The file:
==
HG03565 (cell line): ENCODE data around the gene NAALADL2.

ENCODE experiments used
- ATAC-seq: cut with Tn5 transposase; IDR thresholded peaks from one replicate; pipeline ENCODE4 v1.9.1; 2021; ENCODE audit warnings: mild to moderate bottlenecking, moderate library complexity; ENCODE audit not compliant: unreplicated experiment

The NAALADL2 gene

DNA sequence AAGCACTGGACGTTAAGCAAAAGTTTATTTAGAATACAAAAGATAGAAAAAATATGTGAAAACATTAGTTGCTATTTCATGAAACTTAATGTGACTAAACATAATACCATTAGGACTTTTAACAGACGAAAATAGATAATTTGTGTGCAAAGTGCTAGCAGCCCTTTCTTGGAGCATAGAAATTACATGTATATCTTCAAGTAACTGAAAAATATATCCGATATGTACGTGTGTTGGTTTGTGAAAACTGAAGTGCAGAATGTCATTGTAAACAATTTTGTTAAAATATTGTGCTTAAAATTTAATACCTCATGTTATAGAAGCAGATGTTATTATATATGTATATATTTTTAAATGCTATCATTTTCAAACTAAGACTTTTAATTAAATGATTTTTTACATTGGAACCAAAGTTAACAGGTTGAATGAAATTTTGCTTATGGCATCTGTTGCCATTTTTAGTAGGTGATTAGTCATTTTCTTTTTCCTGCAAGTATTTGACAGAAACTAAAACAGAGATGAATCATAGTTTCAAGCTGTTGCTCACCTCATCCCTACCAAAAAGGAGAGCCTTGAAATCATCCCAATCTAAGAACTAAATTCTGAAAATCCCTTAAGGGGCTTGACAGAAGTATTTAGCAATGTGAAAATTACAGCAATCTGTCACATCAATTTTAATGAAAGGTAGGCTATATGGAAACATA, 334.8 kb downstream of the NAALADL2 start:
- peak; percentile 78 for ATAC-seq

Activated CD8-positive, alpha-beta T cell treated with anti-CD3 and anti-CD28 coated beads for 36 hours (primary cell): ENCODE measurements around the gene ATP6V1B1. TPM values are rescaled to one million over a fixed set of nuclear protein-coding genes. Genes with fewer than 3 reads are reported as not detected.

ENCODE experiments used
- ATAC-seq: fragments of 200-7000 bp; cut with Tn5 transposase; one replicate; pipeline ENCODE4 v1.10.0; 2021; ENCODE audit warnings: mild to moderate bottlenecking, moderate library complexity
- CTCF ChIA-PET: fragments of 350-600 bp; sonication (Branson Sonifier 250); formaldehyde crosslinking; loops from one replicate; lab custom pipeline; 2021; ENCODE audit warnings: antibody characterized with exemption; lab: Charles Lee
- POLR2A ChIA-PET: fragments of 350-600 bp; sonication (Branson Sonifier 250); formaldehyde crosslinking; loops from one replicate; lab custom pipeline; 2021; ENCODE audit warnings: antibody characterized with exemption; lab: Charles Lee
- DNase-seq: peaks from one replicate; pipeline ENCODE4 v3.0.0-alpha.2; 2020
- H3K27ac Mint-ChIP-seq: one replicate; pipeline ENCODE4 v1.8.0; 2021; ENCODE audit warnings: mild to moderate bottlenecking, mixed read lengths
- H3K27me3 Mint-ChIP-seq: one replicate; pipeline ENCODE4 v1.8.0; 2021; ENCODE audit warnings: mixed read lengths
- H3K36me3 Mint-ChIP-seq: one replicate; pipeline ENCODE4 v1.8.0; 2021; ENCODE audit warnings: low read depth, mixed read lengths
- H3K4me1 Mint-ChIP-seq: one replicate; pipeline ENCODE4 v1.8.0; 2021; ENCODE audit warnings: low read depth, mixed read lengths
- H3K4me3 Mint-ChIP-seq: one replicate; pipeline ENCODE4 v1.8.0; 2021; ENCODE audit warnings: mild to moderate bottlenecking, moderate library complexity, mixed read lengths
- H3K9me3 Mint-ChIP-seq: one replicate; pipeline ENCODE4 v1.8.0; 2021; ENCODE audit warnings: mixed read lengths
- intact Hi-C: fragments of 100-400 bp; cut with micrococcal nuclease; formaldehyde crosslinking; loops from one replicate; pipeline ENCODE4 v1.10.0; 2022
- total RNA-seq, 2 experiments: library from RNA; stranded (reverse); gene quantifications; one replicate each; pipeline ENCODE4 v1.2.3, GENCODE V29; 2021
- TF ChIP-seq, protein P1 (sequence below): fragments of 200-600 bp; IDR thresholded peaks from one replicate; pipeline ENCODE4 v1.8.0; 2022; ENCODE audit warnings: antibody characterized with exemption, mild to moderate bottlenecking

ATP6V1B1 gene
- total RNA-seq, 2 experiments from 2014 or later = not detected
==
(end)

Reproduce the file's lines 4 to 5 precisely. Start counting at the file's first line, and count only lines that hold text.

The NAALADL2 gene

DNA sequence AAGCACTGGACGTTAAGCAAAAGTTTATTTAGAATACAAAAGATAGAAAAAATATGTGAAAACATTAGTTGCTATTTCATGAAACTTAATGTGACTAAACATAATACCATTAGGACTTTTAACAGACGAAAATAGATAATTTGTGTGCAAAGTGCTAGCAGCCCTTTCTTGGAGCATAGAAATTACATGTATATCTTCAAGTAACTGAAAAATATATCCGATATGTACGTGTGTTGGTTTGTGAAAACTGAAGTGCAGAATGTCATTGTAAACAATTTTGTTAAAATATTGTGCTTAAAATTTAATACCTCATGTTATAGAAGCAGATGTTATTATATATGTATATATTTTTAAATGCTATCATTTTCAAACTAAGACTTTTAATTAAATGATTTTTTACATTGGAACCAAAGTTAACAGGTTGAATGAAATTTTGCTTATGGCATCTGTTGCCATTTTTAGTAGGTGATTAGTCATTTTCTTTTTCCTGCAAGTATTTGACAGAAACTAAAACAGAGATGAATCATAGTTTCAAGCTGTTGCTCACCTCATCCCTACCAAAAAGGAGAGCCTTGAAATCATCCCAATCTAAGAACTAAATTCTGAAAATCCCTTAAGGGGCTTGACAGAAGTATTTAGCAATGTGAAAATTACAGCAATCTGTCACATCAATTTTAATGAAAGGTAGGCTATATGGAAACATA, 334.8 kb downstream of the NAALADL2 start: